In Disney's Snow White and the Seven Dwarfs, when the Queen is on her way out to poison Snow White, she passes a skeleton reaching for a jug of water just outside his dungeon cell. "Thirsty?" she mocks; "then have a drink!" and throws the jug at the skull, destroying it. Yep, no respect for the dead.
In A Goofy Movie, Pete decides that what he really wants to do after forcing his son PJ to knock down the last pin for him in his bowling game (which is one of the many things he does to PJ for a selfish reason of needing something done but being too lazy to do it himself) is to offer to give him a high-five, take it back, and then laugh in his face after he falls for it, visibly upsetting him. There was no reason at all for him to do that, not even a selfish one. And funny, he does it just after attempting to give Goofy some parenting advice.
Not to mention when we're first introduced to Ursula, where she's munching on adorable, terrified little shrimp that squeal in her grasp.
Beauty and the Beast: "I use antlers in all of my DECORATING!" A man who hunts animals for sport would do something that evil!
In Disney's version of Peter Pan, Captain Hook, in a rather Bad Boss fashion, shoots one of his own men for singing off key. Later, when another mentions that Wendy made no splash after walking the plank (she got rescued by Peter), Hook tosses him overboard just to hear a splash.
The Sheriff of Nottingham in the Disney version of Robin Hood (who, ironically enough for a Dog Kicker, is a wolf...) goes as far as to steal money from a disabled beggar (who is hiding the money in his cast and he beats his leg to get to it), children, and even from Friar Tuck's church. He does all this with an almost jovial countenance, as if he was just playing an innocent joke... and to top it off, he calls it "his job"!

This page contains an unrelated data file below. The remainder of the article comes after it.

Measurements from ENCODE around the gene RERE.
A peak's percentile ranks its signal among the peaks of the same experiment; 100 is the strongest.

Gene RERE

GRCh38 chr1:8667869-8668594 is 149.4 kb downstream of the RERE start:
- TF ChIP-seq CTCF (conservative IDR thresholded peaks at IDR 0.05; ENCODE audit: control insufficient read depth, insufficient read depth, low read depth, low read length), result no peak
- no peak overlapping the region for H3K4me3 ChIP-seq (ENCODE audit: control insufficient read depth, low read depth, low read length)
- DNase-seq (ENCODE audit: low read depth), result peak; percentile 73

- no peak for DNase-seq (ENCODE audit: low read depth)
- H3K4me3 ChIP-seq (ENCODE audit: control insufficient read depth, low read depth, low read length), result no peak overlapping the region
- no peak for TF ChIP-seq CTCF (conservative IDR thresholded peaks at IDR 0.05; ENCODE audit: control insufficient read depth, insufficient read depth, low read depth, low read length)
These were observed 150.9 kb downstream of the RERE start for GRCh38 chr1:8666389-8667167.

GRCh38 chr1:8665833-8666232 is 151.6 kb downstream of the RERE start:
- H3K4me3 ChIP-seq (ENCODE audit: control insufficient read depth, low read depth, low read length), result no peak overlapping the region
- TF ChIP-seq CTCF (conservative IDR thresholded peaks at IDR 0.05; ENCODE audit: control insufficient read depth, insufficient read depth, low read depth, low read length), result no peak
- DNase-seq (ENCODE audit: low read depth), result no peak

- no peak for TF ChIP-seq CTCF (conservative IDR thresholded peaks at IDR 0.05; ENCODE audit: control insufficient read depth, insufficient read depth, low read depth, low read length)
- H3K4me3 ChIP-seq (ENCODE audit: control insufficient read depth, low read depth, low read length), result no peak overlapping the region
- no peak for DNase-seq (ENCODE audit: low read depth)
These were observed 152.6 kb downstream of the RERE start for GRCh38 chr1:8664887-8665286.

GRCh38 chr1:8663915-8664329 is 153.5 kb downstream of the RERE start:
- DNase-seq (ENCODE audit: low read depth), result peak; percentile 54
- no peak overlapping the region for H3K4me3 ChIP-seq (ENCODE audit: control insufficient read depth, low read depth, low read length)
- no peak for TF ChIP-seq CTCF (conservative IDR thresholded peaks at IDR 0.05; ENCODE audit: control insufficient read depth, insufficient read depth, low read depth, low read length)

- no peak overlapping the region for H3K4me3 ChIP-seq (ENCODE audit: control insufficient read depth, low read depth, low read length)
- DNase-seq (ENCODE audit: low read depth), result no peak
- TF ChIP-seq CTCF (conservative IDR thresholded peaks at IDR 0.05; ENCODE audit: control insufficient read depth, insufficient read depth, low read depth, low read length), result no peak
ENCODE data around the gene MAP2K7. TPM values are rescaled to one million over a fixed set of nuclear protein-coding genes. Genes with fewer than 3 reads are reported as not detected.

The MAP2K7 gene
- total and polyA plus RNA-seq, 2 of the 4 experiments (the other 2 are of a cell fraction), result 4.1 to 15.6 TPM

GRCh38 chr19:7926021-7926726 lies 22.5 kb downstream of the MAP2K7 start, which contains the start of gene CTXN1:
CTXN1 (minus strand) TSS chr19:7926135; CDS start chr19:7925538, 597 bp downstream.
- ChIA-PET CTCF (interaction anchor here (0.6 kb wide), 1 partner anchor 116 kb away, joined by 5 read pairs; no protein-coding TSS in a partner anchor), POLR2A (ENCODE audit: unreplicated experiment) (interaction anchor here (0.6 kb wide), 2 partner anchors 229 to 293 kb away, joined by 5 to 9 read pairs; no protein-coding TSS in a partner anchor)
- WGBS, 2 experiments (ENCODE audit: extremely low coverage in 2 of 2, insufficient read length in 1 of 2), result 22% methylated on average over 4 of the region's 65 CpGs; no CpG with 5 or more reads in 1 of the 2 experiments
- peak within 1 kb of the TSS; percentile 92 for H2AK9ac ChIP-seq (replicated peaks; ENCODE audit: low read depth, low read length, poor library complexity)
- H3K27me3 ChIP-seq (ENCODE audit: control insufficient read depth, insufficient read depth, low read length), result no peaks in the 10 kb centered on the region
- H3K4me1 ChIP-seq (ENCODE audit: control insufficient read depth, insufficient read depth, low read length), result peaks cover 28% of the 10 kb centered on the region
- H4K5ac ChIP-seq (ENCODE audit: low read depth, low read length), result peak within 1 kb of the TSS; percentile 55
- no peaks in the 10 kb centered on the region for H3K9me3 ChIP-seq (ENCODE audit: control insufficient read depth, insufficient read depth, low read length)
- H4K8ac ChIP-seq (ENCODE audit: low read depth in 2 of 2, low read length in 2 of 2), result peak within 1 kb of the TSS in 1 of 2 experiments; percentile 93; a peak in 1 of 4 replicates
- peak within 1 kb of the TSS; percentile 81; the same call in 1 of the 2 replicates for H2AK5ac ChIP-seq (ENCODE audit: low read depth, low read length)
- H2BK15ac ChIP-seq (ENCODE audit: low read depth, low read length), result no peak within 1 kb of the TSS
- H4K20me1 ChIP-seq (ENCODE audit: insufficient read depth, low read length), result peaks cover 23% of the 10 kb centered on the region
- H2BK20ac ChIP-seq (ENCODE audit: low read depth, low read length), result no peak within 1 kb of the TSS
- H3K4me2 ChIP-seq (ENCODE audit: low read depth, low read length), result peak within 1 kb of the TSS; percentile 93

Prince John also seems to cross this when he orders Friar Tuck to be hanged as bait to trap Robin Hood. Now, hanging anybody is pretty bad, but Friar Tuck is a man of the church. Even his advisor Sir Hiss seems horrified by this.
In The Rescuers, Madame Medusa asks Penny, the adorable orphan she's kidnapped, "What makes you think anyone would want a homely little girl like you?" In a sickeningly sweet voice. After trying to get Penny to like her. The cruel manipulation in this scene is arguably more memorably evil than kidnapping Penny in the first place.
Cruella de Vil, villain of Disney's 101 Dalmatians, has three in one scene. First, she crushes Nanny behind the door as she enters the house. A moment later, she stubs out her cigarette in Anita's cupcake, and follows by flicking ash into her cup of tea.